Working with Starcatchers, we developed a creative project on triangles. Children and parents brought lots of lovely triangles from home (thank you).
Child: “The triangles are all different sizes. Oh, Look at them, they are all my favourite. I made some at home, here they are.”
…we made more at Glenwood using lots of different materials to decorate.
…we cut slots into our triangles. We tried scissors and then saws.
…we found we could make 3D shapes by connecting them together and we could make lots of different shapes.
…we took some outside and made a traffic jam with lots of cars.
…we were thinking about our community and neighbours and being ‘intergenerational’. So we made some into bunting and delivered it to our friends with a card. We wrote:
“We are thinking of you and hope our triangles make you happy”.
Parent: “I really liked the idea of the triangles and having something to work with my child at home and bring in. It made me feel more connected to the nursery at this time when we can’t come in”.
Do you have stones or rocks in your garden?
Can you go on your daily walk and find some?
If the answer is yes, then here are some ideas from Miss McArthur you can try out!
Choose your favourite colours and paint away… this will help:
- Develop creativity – it doesn’t matter if the picture doesn’t look like anything to you, to your child it’s a masterpiece.
- Express their feelings and thoughts without words – sometimes paintings tell a story.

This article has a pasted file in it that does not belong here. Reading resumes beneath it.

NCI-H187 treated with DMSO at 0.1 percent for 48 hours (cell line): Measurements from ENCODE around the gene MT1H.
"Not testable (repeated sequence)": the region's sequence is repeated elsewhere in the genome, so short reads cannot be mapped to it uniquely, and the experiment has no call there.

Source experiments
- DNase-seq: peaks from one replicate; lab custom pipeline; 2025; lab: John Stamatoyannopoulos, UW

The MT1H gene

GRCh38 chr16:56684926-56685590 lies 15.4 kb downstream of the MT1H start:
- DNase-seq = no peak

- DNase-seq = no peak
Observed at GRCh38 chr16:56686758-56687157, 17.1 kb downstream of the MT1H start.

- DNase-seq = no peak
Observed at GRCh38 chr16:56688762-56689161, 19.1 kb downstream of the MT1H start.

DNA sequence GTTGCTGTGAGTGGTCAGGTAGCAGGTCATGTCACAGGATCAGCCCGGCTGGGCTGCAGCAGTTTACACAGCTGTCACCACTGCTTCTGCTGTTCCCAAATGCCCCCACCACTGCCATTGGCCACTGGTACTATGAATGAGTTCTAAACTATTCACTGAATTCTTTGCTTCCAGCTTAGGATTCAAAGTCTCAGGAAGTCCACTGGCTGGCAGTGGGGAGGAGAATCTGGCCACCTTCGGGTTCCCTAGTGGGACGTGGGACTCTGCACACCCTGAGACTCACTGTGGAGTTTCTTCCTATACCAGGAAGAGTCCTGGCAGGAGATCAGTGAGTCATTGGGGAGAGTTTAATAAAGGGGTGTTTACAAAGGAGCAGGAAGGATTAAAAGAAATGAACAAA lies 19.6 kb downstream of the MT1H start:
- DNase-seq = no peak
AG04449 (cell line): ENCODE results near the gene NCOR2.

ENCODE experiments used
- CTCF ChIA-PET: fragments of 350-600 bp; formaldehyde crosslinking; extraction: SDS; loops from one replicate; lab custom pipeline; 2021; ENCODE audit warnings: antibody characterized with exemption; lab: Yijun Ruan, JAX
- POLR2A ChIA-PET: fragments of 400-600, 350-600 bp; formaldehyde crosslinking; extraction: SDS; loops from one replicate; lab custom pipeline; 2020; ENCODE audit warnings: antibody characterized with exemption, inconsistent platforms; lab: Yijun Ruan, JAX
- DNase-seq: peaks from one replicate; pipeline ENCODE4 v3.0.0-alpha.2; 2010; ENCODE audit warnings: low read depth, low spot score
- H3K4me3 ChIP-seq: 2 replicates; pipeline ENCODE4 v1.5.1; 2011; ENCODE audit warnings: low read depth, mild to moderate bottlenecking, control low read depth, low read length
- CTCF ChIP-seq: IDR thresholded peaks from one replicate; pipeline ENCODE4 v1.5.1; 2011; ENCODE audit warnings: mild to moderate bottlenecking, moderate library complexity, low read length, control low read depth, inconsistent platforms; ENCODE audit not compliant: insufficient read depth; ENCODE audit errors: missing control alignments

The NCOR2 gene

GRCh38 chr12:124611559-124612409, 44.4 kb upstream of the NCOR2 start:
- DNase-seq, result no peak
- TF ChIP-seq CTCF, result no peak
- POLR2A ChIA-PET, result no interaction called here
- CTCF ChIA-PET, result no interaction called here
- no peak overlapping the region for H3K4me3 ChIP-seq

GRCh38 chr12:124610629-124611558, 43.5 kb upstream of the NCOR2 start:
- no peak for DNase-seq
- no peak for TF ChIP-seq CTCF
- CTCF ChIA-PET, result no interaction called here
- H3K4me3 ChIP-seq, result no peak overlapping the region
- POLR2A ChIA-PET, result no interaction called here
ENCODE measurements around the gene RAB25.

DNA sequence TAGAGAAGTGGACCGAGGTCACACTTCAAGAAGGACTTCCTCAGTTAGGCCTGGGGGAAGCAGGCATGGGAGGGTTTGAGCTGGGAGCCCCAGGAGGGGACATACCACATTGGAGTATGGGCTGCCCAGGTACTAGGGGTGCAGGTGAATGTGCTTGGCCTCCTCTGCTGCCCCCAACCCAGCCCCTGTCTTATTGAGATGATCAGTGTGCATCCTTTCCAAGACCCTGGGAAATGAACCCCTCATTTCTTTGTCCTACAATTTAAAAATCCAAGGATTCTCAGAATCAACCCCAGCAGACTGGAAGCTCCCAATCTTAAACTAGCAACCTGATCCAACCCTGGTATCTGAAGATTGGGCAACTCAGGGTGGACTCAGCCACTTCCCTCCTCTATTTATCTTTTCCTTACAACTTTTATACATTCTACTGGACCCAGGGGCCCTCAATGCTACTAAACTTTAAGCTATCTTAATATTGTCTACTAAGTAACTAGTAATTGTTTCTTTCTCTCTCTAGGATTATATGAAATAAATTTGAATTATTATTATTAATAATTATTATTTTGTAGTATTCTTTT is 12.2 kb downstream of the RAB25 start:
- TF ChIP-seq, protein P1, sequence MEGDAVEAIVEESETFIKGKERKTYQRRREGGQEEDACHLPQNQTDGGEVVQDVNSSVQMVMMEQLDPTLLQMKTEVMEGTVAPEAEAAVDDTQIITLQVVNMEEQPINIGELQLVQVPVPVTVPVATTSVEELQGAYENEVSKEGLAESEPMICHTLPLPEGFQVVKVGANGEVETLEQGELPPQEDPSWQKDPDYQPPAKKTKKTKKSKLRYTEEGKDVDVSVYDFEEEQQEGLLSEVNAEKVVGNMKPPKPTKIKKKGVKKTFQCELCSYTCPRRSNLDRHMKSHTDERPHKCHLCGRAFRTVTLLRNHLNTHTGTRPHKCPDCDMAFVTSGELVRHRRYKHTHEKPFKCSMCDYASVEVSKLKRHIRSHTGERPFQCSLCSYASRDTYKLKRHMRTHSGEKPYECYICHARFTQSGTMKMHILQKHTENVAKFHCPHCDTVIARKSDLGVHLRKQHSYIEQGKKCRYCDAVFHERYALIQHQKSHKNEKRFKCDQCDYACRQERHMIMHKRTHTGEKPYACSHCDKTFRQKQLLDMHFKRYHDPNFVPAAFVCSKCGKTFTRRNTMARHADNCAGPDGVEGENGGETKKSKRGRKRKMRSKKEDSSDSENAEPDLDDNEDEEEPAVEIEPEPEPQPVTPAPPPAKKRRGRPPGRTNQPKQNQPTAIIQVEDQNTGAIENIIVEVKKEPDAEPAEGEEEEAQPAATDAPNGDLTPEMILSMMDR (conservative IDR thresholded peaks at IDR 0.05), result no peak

- Develop problem solving and motor skills – as they figure out how to manipulate the rock and painting tools.
Rock paintings will help brighten up your garden or make an indoor play area. Why not try:
- Painting small world animals or fairies.
- Creating a fairy or elf door,
- Painting minibeasts.
- Create your own number or letter hunt around the house or in your garden.
Use rocks and stones as loose parts
What shapes can you turn them into?
How many have you collected?
Can you make a stepped number line from them? Can you build a tower out of them?
Miss McArthur can build a tower of 5.
Is your tower bigger or smaller?
Remember to Tweet to let us see what you used your rocks for! @GlenwoodFC #Glenwoodlearningathome
Mrs Silvester has set you a challenge! Can you create your own dice game at home?
Remember to share your ideas by tweeting @GlenwoodFC #Glenwoodlearningathome
Here are a few ideas to get you started…
The lids from milk jugs have been used to make these little Plastic Lid Ladybirds for a number dice game. To make the ladybird draw or use some button type eyes and pen dots on your lids. To Play the game, roll the dice and match the spots or numbers on the ladybird number lids to the dice.
What are dice good for?
Dice are great for introducing turn taking and encouraging early maths skills such as: counting, matching, comparing and number recognition.
Find some more number games on the CBeebies website by clicking the link below.
We recently introduced the children to using clay and we have a lovely clay working area.